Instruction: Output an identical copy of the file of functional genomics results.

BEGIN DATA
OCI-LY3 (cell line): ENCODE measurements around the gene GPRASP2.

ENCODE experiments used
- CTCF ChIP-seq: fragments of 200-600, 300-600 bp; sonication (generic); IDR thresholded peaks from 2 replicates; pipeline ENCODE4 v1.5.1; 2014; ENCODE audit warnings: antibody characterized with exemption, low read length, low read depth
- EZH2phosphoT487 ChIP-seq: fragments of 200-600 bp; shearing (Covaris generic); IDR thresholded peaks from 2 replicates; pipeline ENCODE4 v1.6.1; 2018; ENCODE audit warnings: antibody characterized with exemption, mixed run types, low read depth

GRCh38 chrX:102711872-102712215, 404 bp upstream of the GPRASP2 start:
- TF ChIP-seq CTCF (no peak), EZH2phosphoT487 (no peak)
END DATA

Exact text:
OCI-LY3 (cell line): ENCODE measurements around the gene GPRASP2.

ENCODE experiments used
- CTCF ChIP-seq: fragments of 200-600, 300-600 bp; sonication (generic); IDR thresholded peaks from 2 replicates; pipeline ENCODE4 v1.5.1; 2014; ENCODE audit warnings: antibody characterized with exemption, low read length, low read depth
- EZH2phosphoT487 ChIP-seq: fragments of 200-600 bp; shearing (Covaris generic); IDR thresholded peaks from 2 replicates; pipeline ENCODE4 v1.6.1; 2018; ENCODE audit warnings: antibody characterized with exemption, mixed run types, low read depth

GRCh38 chrX:102711872-102712215, 404 bp upstream of the GPRASP2 start:
- TF ChIP-seq CTCF (no peak), EZH2phosphoT487 (no peak)